The recycling of end-of-life vessels is a complex activity that generates an enormous amount of hazardous waste, including asbestos-containing materials (ACM). Efforts by the Government of India to comply with national and international regulations and improved standard operating procedures are expected to lower the exposure risk of the workforce to hazardous substances, including asbestos. The current workers are likely to face lesser risks than did those exposed in the past. The present study assesses the health risks from past exposure of asbestos for those workers engaged in handling and removing ACM in ship recycling yards before environmentally sound recycling of obsolete ships was introduced in the early 2000s. Estimates were made of the number of workers exposed, and the intensity of exposure and these data were used to estimate the likely number of mesothelioma deaths in the future. It was estimated that nearly 15% of the total workforce engaged in ship recycling will suffer from mesothelioma which translates to about 4,513 mesothelioma deaths among the total of 31,000 workers estimated to be ever employed in the yards from 1994 till 2002. Recommendations are made for a practical approach to the safe handling of ACMs in Indian ship recycling yards.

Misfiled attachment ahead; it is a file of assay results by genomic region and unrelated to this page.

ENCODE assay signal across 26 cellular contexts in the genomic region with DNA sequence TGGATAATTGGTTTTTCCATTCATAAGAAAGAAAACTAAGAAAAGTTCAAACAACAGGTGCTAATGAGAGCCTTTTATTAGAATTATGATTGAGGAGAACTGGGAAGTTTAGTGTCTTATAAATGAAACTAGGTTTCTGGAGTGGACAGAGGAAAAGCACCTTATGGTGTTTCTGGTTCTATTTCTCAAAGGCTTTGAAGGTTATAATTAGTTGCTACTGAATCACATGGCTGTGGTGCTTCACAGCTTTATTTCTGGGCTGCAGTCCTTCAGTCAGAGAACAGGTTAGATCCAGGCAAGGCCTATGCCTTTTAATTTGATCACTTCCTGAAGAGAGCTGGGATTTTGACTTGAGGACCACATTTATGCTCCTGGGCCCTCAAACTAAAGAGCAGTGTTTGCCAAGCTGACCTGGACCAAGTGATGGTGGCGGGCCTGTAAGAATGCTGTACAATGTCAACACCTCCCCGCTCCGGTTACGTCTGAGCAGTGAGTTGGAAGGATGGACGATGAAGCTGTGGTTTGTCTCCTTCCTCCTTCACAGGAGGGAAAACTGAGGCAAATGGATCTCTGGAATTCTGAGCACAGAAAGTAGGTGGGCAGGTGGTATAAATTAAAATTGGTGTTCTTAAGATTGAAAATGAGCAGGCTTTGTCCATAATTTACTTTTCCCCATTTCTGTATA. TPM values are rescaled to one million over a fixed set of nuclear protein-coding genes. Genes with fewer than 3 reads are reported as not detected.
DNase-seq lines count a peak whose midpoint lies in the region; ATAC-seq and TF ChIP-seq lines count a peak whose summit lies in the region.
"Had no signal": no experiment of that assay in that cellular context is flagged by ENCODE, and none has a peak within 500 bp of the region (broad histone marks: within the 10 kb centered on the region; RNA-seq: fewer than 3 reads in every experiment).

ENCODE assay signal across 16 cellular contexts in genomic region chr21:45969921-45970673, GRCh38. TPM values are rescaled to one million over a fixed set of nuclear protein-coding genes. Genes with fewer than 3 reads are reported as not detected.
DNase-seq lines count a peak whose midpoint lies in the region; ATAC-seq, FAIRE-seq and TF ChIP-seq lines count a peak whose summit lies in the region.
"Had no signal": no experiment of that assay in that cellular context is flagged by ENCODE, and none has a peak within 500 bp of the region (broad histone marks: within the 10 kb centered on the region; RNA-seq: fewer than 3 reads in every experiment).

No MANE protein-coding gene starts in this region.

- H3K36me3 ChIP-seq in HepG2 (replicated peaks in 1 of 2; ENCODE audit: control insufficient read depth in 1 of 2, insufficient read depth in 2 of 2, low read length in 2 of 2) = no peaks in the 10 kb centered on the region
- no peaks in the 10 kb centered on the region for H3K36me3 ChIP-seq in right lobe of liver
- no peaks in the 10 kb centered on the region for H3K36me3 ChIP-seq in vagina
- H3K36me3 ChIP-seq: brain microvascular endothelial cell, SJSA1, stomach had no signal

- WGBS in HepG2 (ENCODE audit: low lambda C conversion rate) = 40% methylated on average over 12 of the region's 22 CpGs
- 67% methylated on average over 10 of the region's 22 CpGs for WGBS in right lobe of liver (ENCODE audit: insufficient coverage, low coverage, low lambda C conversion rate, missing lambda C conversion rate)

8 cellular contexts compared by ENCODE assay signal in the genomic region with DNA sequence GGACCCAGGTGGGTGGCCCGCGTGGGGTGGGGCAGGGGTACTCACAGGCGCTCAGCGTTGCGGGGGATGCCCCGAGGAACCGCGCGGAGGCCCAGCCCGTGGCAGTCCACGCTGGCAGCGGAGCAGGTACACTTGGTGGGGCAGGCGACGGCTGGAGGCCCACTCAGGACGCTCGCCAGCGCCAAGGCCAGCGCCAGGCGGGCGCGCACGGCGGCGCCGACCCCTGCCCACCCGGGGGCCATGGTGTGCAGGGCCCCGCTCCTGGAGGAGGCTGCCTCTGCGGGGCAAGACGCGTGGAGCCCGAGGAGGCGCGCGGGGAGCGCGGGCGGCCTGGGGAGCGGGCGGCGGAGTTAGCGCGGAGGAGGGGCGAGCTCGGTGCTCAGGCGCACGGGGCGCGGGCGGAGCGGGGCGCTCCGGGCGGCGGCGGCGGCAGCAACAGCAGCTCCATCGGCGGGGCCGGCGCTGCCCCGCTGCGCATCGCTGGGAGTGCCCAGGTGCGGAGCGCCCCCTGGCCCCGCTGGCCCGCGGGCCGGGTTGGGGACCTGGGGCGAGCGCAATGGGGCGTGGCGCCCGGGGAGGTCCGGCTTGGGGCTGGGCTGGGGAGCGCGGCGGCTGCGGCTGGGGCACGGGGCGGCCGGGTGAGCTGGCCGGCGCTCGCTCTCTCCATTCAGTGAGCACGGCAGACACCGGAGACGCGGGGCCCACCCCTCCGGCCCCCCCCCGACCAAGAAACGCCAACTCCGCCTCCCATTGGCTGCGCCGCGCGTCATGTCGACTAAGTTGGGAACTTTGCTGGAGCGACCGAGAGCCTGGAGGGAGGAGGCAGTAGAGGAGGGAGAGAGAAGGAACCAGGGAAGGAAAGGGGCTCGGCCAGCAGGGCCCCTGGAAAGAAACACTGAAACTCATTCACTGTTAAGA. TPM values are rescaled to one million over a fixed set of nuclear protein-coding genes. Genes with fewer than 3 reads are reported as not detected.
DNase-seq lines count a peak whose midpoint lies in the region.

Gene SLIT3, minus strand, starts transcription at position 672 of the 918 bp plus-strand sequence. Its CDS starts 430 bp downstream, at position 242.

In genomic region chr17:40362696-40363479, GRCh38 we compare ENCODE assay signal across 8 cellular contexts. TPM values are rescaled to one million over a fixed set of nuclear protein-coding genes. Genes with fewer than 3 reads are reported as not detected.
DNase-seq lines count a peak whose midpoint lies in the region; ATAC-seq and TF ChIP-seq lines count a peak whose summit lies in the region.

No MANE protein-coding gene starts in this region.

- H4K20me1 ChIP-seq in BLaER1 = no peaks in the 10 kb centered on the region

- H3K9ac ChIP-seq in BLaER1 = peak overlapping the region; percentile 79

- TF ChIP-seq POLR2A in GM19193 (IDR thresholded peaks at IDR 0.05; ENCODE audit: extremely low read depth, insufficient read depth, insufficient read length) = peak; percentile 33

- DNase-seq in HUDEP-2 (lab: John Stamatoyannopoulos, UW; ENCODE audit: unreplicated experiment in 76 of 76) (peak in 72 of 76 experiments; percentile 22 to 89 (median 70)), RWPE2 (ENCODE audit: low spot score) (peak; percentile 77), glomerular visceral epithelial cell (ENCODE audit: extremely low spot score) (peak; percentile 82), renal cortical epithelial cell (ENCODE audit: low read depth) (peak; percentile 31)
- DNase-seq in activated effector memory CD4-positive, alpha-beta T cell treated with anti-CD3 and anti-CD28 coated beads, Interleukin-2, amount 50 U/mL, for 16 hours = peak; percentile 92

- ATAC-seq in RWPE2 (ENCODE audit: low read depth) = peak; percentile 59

|Journal||International Journal of Hygiene and Environmental Health|
|Early online date||9 Feb 2020|
|Publication status||Published - Apr 2020|